August 2005

Swimming in the open water can be a terrifying prospect…  Whether it is in the ocean or in a dam or a lake, a swimmer will always be confronted with the unknown, the unseen and the unheard; which convinces many swimmers (brilliant as well as average) to leave the stretch of water unswum!  But for many others, these factors add to the appeal of open water swimming.  Whether you are looking to finish a mile event, swim from Robben Island to Cape Town, or cross the English Channel; it’s really just about getting to the other side; swimming until the water runs out!

Moreso than most other sports, in open water swimming you are competing against the elements.  No one can control Nature; weather (wind!), water temperature, currents, tides and sea life (jelly fish, blue bottles, and of course the presence of “bigger fish”) are just a few factors that can stand between any swimmer and a successful swim.  And then, when Mother Nature has decided to smile on you, one is faced by probably the biggest challenge of them all: controlling your mind.  This isn’t a huge stumbling block in shortish open water races (i.e. distances of 5km and under), as the swimmer has the incentive of chasing a position, and there are other swimmers in the water, as well as plenty of support.  But when attempting a solo swim (i.e. not competing against other swimmers as part of an organised race), or in long distance races (15-40km) with quite a spread-out field, the mind tends to start questioning what the body is doing and why.  You are all alone (apart from the crew on your support craft whom you can see chatting along and having sandwiches every time you take a breath), you often can’t see the finish, and the pain and cold sends the message to the brain that you really ought to get out of the water and take up ping pong!

BUT that being said, swimming in open water (especially the ocean) can be an addictive, stimulating and even spiritual experience.  So how do you beat the elements?  Here are a few tips – more from a philosophical than a technical point of view.


Once you have made the decision to attempt an open water swim, you need to have accepted the fact that you are now in nature, and that you are not completely in control.  Fear of the unknown is NOT going to get you across, so you really need to make peace with the elements, and try to concentrate on enjoying the experience.  Stress, choppy water and water temperatures that will possible be colder than you are used to, will cause tension that will not help your stroke and rhythm.  So if you’re not “happy in the water”, try to think good thoughts; or try to think nothing at all!  I usually swim “on a song” – whatever tune pops into my head can keep me going for a long time.  And you can adjust the rhythm and tempo of the song to suit your stroke!


Even if you are racing, I believe that we should be using the water as an ally; not a hasard.  Never fight the water, even when you are having to swim against huge chop.  We naturally want to swim harder and almost “attack the water”, which just takes up a lot of energy, and often leads to an aggravated state of mind.  All you can really do is accept the conditions and try to find “a path” through the water by adjusting your stroke.  You might have to slow your stroke down or lift your body and arms out of the water a bit more on each stroke.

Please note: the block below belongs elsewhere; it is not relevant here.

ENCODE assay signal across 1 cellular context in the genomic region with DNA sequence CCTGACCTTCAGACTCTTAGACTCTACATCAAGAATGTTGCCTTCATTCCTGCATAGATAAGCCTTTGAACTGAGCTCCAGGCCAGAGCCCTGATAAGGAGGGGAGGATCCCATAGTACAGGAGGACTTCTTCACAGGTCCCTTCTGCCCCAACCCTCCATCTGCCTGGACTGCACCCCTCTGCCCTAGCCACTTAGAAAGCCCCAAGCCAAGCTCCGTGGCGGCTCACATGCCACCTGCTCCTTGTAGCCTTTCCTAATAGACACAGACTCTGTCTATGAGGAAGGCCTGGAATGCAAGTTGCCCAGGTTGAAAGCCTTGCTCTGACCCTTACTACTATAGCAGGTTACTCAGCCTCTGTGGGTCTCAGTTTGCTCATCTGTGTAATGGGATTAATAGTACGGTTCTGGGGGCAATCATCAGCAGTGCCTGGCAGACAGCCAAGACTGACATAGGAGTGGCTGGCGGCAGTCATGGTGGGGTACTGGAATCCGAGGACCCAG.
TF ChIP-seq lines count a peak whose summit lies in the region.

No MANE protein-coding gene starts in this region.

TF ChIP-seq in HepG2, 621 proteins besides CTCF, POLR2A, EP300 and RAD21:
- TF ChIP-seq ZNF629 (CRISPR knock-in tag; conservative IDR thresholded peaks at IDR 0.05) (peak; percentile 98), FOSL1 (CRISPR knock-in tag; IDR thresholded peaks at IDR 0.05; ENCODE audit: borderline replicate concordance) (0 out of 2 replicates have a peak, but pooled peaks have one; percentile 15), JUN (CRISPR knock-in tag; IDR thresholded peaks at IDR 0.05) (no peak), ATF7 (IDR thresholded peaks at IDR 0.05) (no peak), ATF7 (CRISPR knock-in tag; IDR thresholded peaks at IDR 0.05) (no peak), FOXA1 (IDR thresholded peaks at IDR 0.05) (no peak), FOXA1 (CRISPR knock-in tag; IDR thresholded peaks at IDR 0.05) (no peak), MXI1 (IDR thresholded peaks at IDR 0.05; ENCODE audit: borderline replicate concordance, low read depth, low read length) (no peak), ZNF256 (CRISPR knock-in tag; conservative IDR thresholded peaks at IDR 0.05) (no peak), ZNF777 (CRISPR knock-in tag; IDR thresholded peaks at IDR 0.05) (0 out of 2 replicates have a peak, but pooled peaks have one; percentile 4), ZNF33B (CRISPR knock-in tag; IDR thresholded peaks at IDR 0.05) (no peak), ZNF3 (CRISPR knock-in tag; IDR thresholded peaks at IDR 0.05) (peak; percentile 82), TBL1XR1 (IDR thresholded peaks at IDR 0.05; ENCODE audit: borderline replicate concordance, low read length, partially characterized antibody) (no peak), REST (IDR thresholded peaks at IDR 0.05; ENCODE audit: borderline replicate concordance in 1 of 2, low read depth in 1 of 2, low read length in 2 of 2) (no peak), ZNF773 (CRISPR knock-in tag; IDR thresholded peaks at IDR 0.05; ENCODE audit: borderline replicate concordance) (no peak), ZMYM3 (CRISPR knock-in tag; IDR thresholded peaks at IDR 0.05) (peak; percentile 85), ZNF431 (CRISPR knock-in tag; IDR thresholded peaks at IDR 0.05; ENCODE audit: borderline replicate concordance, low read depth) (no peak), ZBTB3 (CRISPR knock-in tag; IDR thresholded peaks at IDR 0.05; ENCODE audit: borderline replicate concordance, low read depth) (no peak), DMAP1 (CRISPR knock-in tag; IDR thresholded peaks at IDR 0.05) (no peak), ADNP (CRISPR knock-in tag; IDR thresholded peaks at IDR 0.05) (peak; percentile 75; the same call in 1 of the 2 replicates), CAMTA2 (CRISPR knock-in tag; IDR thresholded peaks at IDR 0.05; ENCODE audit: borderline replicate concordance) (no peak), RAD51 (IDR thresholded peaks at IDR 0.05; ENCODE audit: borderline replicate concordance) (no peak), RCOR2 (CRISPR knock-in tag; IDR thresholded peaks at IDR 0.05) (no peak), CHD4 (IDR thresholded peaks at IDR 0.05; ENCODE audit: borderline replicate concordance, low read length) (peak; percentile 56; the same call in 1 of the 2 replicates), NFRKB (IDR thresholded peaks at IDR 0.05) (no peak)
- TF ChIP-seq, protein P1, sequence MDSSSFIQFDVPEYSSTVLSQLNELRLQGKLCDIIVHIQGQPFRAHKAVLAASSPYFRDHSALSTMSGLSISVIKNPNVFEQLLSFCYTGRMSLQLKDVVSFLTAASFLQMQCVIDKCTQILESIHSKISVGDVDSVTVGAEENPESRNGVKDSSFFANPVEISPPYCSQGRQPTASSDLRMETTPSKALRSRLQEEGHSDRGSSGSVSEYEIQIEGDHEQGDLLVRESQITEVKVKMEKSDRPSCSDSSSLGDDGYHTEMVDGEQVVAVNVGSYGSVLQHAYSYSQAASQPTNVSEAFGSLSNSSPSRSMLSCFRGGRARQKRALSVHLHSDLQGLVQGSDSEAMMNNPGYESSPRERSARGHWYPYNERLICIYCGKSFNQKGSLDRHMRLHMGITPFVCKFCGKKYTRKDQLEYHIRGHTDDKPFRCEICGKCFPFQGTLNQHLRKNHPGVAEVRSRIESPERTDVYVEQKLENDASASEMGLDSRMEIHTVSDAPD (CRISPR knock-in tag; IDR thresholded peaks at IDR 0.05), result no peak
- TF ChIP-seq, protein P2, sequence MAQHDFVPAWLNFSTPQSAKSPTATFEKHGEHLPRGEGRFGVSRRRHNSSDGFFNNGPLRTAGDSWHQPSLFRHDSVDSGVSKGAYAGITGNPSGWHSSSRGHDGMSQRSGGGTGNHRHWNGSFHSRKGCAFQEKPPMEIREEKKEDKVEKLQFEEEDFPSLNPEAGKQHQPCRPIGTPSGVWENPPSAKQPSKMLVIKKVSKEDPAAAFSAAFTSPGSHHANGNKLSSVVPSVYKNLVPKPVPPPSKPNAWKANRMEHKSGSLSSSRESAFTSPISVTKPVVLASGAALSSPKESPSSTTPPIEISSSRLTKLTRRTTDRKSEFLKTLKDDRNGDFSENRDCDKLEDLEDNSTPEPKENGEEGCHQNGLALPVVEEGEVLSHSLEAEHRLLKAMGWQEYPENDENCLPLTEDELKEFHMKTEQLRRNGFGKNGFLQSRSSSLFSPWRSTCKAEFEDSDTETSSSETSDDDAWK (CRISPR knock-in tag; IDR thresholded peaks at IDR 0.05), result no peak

of which the most important is – from my non-technical point of view:

A balanced body:  You will know when your body is well-balanced in the water – you won’t be fighting to keep your legs from sinking, and taking a breath would not be a life-death situation.  You need to feel comfortable; and in my view, you achieve this by dropping your head (i.e. not ever looking for the wall while training in a pool), as this will cause your legs to rise.  Imagining that you are actually “swimming downhill” helps to achieve this.

Do not make big radical moves in order to take a breath; all you really need to do is turn your head 90 degrees, as if trying to look around your shoulder without moving your body.  If the water is rough you will get water in your mouth now and then, but IF YOU ARE RELAXED, you should be able to get rid of it during your stroke, and take a breath on the next one.

You have to take every body of water as it comes.  Remember the principle of staying relaxed and balanced, and adjust your stroke around that.


You will probably experience pain (shoulders and even hips and legs) during a long swim in rough water, but sometimes one has to actually indulge in the pain in order to swim through it.  Acknowledge it, and then beat it by focusing on the challenge and hopefully achieving it!  The anguish of swimming long distances in cold, choppy water can only really be understood by those who have experienced it.  It is not only painful but also confusing (most swimmers have huge arguments with themselves!), extremely lonely, and often very frustrating (due to elements beyond our control such as wind, currents, sea life, etc).  Break your swim up in segments of 30 minutes or an hour, and focus just on getting to the next segment.  Keep yourself busy by focusing on something specific – improving your breathing, try to fight the chop by stroking deeper, listening to that song – anything to fill the time, really!  It’s much easier swimming going for an all-day swim, than swimming 35km anyway!

And with the attitude that you can always go further, and for longer, and maybe even faster, come hell or high water, until you get there; there’s not much that can stop you, is there?!


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